Agree:

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Noam Chomsky Linguist, philosopher, cognitive scientist, historian, social critic, and political activist

It comes from the right wing originally. Milton Friedman proposed it for example. From his point of view it was part of an effort to undermine welfare state measures. But it doesn’t have to have a reactionary component. It can be interpreted as something progressive. That people have rights. In fact if you read the universal declaration of human rights, 1948, take a look at article 45. It says peo... See More
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Brian Eno Artist

The basic income is needed to serve the creative genius of the community (i.e. the ‘scenius’)
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Tim O'Reilly Founder and CEO, O'Reilly Media. Investor. Studied at Harvard University.

I completely agree that Universal Basic Income is a good idea. But I think that’s just the beginning of the discussion.
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Eric Ries Author of The Lean Startup

Even an extremely modest universal basic income could pay huge dividends
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Richard Branson Founder of Virgin (400 companies)

Policies like these can help people struggling just to survive and allow them to get on their feet, be entrepreneurial and be more creative.
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Owen Jones Columnist for the Guardian and the New Statesmen

Basic income – where we all are given a payment from the state as a right of citizenship – should be introduced.
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Sam Harris American author, philosopher, and neuroscientist

Ultimately we need something like a universal basic income. There has to be someway to distribute this kind of technological wealth more fairly to the rest of the world.
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Alec Ross Former Senior Innovation Advisor to Hillary Clinton, currently running for Governor of Marylan

The economy continues to develop in the way it is with bounty and more spread, more billionaires, and more struggling members of the working class. I do think that there will be more and more momentum for safety-net programs like basic income.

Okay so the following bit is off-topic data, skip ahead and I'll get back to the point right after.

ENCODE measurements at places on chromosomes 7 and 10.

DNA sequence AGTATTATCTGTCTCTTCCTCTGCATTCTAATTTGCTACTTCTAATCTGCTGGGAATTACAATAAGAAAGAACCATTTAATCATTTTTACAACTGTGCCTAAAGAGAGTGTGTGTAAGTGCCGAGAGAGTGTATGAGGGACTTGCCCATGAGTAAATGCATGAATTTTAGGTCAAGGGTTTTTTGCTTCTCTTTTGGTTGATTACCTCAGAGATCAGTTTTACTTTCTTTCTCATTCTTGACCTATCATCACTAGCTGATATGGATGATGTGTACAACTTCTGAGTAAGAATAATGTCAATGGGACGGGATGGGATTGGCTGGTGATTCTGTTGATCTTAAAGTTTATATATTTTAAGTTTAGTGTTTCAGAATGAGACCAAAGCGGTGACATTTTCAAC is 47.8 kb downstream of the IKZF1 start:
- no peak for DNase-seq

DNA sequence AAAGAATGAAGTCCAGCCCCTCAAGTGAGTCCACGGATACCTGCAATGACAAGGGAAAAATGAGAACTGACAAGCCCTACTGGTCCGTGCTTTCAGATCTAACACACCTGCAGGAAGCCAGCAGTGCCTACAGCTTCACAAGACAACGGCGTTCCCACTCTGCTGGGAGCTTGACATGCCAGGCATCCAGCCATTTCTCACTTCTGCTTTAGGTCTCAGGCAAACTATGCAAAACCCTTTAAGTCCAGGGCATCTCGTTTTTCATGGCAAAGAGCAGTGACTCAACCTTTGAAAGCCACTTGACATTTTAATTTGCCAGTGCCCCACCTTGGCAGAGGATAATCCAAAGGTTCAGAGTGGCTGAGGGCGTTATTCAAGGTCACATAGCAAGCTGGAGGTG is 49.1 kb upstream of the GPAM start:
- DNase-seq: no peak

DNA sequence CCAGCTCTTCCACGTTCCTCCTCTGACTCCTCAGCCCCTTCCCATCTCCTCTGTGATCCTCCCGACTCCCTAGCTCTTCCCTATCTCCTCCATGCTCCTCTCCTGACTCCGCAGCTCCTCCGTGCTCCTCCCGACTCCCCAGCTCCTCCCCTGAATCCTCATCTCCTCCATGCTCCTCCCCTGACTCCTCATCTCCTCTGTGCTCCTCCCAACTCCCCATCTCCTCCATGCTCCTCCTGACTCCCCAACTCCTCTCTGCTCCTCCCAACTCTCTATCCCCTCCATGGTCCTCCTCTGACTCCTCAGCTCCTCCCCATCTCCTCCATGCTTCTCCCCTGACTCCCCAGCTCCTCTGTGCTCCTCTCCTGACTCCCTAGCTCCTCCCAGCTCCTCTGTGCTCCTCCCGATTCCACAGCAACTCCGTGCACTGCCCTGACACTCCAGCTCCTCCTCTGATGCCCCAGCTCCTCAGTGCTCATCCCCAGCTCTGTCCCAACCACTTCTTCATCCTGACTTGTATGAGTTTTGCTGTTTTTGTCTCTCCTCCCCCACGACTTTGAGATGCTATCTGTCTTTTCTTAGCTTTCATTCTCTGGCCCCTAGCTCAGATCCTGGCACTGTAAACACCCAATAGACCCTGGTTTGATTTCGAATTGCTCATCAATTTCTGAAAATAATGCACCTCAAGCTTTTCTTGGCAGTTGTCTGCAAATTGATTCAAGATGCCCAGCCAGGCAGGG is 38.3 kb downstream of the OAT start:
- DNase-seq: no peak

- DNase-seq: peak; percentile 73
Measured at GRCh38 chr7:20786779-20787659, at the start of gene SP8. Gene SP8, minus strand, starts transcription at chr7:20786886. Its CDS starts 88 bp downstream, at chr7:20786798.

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Elizabeth May Green Party of Canada

Paying everyone a basic income will end poverty and save money
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Dan Savage LGBT Author and Activist

Guaranteed minimum wage […] would relieve a whole lot of stress for a lot of working people and poor people

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Disagree:

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Joseph Stiglitz Nobel laureate economist based at Columbia University

You want your government to think more carefully about targeting programmes that help those in need, rather than universal. That’s a trade-off given the budget constraints on the public sector
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Yuval Noah Harari Israeli historian and professor at the Hebrew University of Jerusalem

Paying people not to work will only increase inequality and rancor. [...] If universal basic income is aimed to improve the objective conditions of the average person in 2050, it has a fair chance of succeeding. But if it is aimed to make people subjectively more satisfied with their lot in order to prevent social discontent, it is likely to fail.
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MIchael Hudson Economist. Research Professor of Economics at the University of Missouri, Kansas City.

The problem’s not only income, but what people have to spend it on. Paine didn’t talk about universal income, he talked about everybody should have the right to a place to live, a means of their own self-support. That’s independent from income. Once you economize and financialize it, you put in a distortion. You don’t want to give people income to buy what really should be public goods and servic... See More
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Evgeny Morozov Writer ans researcher on political and social implications of technology.

Basic income, therefore, is often seen as the Trojan horse that would allow tech companies to position themselves as progressive, even caring – the good cop to Wall Street’s bad cop – while eliminating the hurdles that stand in the way of further expansion. Goodbye to all those cumbersome institutions of the welfare state, employment regulations that guarantee workers’ rights or subversive attemp... See More
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Tyler Cowen Professor of Economics, George Mason University & author of Average is Over

"Let’s send a check to everyone" is an appealing idea, but I've come around to the view that doing so would do more harm than good. [...] It eventually would choke off immigration to the U.S. Voters don't like sending money to immigrants.
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Chris Hedges American journalist, Presbyterian minister, and visiting Princeton University lecturer.

The oligarchs do not propose structural change. They do not want businesses and the marketplace regulated. They do not support labor unions. They will not pay a living wage to their bonded labor in the developing world or the American workers in their warehouses and shipping centers or driving their delivery vehicles. They have no intention of establishing free college education, universal governm... See More

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